London has 'majority' of Europe's financial services says expert
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The study of 222 firms, undertaken by consultancy firm EY, singled out the Irish capital as the most popular destination, followed by Luxembourg (29), Frankfurt (23) and Paris (22). EY Ireland chief economist Neil Gibson celebrated the news, saying: “Our data shows that even in the grip of a pandemic, firms are still making decisions to move people and assets to respond to the reshaped geo-political landscape.
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“Sitting atop European charts has become an encouragingly welcome trait for Ireland, with economic growth and tax-receipt data likely to mimic its performance in the tracker.
“Rising costs remain the one potential brake on the positive momentum, and this is certainly an angle competitor cities are using to try to compete with Dublin for post-Brexit relocations.”
EY partner Omar Ali added: “The push and pull of markets across Europe for business historically led from the U.K. continues.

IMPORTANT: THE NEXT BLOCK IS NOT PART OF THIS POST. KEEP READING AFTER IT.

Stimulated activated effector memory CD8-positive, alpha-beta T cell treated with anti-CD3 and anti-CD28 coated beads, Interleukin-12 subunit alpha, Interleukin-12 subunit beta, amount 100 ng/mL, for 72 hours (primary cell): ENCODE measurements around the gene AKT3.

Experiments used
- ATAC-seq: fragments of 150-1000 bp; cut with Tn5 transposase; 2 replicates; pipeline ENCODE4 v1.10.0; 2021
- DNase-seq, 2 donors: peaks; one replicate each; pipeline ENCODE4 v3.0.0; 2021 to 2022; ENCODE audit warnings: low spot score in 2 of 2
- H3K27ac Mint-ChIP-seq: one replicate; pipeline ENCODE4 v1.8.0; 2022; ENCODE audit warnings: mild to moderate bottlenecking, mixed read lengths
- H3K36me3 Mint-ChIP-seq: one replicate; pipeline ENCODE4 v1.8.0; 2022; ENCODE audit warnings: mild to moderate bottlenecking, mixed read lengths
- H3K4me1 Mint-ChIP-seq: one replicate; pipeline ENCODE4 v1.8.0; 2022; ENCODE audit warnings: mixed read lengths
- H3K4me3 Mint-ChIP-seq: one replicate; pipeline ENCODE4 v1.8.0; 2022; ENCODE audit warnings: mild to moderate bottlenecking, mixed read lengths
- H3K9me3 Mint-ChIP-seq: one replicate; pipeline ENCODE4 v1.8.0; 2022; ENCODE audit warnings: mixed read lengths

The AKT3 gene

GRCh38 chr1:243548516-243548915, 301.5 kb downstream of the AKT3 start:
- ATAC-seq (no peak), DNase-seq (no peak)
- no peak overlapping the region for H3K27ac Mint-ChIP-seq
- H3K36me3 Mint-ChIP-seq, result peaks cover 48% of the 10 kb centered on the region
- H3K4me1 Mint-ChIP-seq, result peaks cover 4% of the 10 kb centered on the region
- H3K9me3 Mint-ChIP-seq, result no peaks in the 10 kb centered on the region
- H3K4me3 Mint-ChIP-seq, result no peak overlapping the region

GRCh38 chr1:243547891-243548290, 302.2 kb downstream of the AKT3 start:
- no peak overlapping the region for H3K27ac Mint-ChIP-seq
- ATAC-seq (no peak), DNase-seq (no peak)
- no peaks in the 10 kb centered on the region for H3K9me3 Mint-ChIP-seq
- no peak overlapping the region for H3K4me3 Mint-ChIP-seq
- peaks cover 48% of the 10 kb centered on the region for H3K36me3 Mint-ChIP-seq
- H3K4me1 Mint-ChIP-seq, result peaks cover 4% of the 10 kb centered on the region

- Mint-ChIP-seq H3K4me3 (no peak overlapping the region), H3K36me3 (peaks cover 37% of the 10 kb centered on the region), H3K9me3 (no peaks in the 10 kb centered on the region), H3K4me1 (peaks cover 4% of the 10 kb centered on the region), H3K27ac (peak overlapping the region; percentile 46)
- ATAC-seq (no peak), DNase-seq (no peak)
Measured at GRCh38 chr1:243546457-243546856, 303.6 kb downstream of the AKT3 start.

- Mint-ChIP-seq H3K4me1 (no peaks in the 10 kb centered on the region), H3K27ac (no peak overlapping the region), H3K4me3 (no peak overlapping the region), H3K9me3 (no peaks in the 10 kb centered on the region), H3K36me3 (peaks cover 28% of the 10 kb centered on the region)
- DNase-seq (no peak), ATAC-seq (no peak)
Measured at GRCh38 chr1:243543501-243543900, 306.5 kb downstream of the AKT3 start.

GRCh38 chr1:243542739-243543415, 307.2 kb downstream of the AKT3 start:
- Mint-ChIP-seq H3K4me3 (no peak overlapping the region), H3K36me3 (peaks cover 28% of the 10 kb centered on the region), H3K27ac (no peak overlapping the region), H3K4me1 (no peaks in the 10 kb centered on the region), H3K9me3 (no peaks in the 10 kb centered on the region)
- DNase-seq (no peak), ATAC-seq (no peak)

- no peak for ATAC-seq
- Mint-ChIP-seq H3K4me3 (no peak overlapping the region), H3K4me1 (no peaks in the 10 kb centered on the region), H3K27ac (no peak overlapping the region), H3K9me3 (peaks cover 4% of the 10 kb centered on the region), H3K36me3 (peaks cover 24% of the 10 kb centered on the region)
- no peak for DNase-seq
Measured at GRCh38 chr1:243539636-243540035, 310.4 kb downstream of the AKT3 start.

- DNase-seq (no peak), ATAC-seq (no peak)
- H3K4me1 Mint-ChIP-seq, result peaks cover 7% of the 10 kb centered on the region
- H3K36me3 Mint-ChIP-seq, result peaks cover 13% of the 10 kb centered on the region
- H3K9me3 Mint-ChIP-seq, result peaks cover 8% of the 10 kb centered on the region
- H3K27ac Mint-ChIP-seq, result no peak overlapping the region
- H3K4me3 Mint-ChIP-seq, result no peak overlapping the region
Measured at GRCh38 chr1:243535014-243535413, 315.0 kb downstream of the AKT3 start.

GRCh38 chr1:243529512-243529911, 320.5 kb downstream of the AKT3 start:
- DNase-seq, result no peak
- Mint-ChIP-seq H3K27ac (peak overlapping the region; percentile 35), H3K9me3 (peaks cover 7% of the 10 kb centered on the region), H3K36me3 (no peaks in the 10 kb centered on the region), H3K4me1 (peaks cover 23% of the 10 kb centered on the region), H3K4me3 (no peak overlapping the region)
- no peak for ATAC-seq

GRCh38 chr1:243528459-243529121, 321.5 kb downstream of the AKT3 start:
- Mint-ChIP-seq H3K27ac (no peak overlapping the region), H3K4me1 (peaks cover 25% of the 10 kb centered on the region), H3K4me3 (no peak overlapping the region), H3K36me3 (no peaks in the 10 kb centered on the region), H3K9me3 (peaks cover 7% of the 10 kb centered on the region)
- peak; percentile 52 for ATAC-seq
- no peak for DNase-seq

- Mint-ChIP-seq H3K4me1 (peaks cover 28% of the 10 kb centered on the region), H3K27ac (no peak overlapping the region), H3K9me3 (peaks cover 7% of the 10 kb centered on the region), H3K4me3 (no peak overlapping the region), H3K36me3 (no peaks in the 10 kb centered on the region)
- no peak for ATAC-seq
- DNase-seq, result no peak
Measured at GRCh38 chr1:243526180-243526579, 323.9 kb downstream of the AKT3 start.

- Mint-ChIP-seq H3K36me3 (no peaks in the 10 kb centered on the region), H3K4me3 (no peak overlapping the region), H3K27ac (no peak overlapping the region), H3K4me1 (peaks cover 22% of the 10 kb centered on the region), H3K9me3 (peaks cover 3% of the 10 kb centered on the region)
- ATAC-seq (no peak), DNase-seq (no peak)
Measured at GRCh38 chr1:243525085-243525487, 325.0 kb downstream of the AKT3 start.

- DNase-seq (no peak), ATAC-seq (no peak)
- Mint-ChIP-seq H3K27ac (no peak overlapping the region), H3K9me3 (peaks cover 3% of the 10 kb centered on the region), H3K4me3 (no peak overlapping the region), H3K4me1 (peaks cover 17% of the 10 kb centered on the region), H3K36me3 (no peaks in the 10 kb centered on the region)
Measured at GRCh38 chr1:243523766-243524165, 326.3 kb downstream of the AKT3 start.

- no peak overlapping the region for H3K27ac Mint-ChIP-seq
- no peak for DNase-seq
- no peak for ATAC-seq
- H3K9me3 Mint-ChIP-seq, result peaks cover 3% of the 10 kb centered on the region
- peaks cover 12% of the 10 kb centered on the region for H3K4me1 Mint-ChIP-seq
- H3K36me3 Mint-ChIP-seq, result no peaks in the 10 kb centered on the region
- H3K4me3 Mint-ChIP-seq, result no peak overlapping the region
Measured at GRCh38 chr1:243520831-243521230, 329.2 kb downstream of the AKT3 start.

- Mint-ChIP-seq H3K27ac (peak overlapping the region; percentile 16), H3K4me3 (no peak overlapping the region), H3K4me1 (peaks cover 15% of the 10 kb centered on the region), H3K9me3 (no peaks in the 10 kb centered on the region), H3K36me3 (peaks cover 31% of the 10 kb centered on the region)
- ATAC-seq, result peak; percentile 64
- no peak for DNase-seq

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“Such ongoing uncertainty poses the risk of fragmented markets, which is inefficient and costly for all financial services users and potentially damaging to the global competitiveness of both the UK and EU.”
Finance services companies have already announced firms roughly 7,600 jobs will move from the UK to the EU – up 100 on EY’s last survey in October.
In total, something in the region of £1.3 trillion in assets has also moved, an increase of £100 billion.
In 2018, think tank Bruegel warned the City could lose 10,000 banking jobs and 20,000 roles in the financial services industry.
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7.32am update: British fishermen bled dry as skinflint Europeans exploit Brexit to pay pittance
British fishermen feel they are being bled dry by skinflint Europeans who are exploiting Brexit red tape to pay them a pittance for their catches.
Despite landing record hauls, many are struggling to survive because the price of fish has plummeted by a third.
They say that firms in France, Spain and Italy are refusing to pay top whack because Brexit red tape means the fish aren’t as fresh.
This has caused one fisherman to reveal that the value of their catch tumbled from an expected £26,000 to just £16,000 last week.
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